Women’s taste in romance shifts on a regular basis. All you have to do is a quick analysis of the market (hint: go to a used bookstore and ask for help). Harlequin was particularly slow in recognizing the shifts and responding. That, we believe, is the core reason behind its current woes. There is something about romance that speaks to women — but as we (women) change, our fantasies change. That’s not to say traditional romantic fantasies don’t exist, but we also want fiction that reflects our current struggles. Harlequin grew stagnant, partially because its core business was on auto-pilot. It has nothing to do with society’s attitude about reading material — we’re pretty low-brow as a species.

It’s sad that the Bookbabes don’t have a clue from bodice rippers, but, uh, we grew up in a household where thrillers and suspense were the mother’s choice of reading. At least one sister prefers mystery to other fiction. We have a critique partner who devoured science fiction in her formative years. And we mixed romance with every other type of fiction we could touch. Women have traditionally read broadly. Perhaps the ‘Babes haven’t, but they shouldn’t pretend to speak for the gender.

Women aren’t just now embracing all sorts of genres associated with men — women have always read broadly. What is being missed here is that the demographics of the romance reader are shifting — Harlequin’s core readership is growing older; chicklit is being embraced by women who are under forty. And, having read far too much chicklit, we can say with authority that there are sufficient weak heroines…unlike modern romance where that cliche went out with leg warmers.

Should we book editors be taking a look at this large and changing area of books? And, if so, how can we begin to cover this market?

Uh, by reading and reviewing books that are actually selling? Maybe getting down with the readers? We know it’s tough to believe, but the books reviewed by most major newspapers aren’t hitting the bestseller lists. We have long suggested that it would be really cool if book review sections paid attention to mass market publications. Just to see how the little guy lives.

However, as the “form” matures, it becomes more formulaic and doesn’t have much to offer candidates for review. Readers will find them without review help. Ditto the romance genre. These categories have been and should remain under the purview of Faith Popcorn, not Michael Dirda.

They’re talking about chicklit, but fill in the blanks: mystery, crime, science fiction, fantasy. This is silly. Books that people actually want to read shouldn’t be reviewed…just those books that require readers to be coaxed toward? Why not offer a mix? If we trust your taste on books we are inclined to read, we might take your suggestions on things we’re less likely to pick up. Just a thought.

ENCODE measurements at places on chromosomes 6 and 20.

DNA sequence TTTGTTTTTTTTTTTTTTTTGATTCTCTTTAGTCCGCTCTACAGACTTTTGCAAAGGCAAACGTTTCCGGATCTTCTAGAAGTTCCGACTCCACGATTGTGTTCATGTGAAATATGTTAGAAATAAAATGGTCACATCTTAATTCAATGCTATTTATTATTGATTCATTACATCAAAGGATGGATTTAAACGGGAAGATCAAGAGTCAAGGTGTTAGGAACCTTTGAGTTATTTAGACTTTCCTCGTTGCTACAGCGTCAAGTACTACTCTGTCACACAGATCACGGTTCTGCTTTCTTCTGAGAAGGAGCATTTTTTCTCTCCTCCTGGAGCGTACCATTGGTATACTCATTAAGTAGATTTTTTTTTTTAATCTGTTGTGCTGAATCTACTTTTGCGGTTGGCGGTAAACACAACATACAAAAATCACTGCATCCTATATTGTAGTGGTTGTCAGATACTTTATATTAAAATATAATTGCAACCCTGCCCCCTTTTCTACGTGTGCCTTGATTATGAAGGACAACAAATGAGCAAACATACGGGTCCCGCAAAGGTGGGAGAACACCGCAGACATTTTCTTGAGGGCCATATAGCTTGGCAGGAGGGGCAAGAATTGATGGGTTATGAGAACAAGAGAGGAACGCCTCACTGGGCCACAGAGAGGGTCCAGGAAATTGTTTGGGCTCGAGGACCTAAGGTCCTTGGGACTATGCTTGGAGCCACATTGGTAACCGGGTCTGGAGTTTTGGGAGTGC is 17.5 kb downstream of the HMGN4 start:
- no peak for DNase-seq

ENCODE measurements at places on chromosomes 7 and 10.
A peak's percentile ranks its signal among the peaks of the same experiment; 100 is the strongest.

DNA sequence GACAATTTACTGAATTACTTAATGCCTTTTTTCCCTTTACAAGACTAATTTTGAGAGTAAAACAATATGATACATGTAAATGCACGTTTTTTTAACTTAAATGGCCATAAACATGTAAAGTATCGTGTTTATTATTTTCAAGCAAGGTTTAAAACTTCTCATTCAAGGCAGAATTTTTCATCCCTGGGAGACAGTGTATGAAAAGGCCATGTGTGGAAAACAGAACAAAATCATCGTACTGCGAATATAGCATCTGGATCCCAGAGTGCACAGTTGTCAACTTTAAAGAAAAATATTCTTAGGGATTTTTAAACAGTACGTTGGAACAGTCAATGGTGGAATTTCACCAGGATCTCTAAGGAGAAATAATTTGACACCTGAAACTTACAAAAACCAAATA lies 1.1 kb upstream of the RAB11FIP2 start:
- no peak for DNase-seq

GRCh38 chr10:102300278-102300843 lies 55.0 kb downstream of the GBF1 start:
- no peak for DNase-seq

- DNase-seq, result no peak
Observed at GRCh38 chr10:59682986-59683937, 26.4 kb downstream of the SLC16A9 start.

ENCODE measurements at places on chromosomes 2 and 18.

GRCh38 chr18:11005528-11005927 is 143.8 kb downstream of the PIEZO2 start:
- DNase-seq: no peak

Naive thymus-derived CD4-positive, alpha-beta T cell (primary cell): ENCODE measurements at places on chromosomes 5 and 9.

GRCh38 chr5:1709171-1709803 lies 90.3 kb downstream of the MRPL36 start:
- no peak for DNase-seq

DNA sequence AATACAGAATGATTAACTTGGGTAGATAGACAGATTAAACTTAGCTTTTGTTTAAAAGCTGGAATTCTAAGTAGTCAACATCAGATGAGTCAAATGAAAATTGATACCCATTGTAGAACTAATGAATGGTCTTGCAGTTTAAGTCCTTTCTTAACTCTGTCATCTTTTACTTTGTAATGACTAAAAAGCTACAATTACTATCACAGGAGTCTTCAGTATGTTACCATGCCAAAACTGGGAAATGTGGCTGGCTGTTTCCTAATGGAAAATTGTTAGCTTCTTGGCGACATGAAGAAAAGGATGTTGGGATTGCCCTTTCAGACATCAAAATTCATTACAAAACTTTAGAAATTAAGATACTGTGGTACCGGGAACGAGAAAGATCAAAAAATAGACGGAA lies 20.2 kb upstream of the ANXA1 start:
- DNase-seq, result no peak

With newspapers trying so frantically to draw in fans of Britney Spears, perhaps book editors — and features editors who cover the world of books — should consider taking a harder look at what women readers are picking up these days.

Uh, yeah. This shouldn’t be a revelation. There is a great diversity in readers, yet book review sections of major newspapers don’t acknowledge this. We devour the Publisher’s Weekly reviews every week because of the diversity — we encounter titles we wouldn’t find. If we depended on the Los Angeles Times for new and interesting books, well, we wouldn’t read much. The comparison to Britney Spears fans is a bit facile (and condescending). Why not acknowledge that women readers, like all readers, are diverse, and have book review sections that reflect the vast range of titles available to them.

We need to get over our old antipathy for the romance genre. A constantly evolving market, much of it is not the anti-feminist throwback we imagine. Today’s romance fiction is not your mother’s bodice rippers: Heaving bosoms have been replaced by Bergdorf blondes.

We (almost) totally agree with this paragraph. It’s pretty easy to figure out where we have issues. Romance novels, just like other genre fiction, evolve. We are admittedly highly critical of today’s romance fiction, especially as it relates to Harlequin, but at least we have a basis for our dissatisfaction. We haven’t seen (or read of) a heaving bosom since…well, we don’t recall (unless a character has been running for some time — in that case, the chest, of which a bosom is part, would naturally heave).

We’ve never been impressed with the Bookbabes column. We’re usually pretty sure they’re trying to make a point, but we can’t figure out what it is. This column leaves us in the same position. They realize that women readers are evolving, but…what? They’re moving from romance to something just as bad? Something that can’t possibly be understood, much less reviewed, so why bother?

Did we mention how important it is for a reviewer to gain the trust of the audience. We’ve just discussed two reviewers who have lost our faith.

File Under: Square Pegs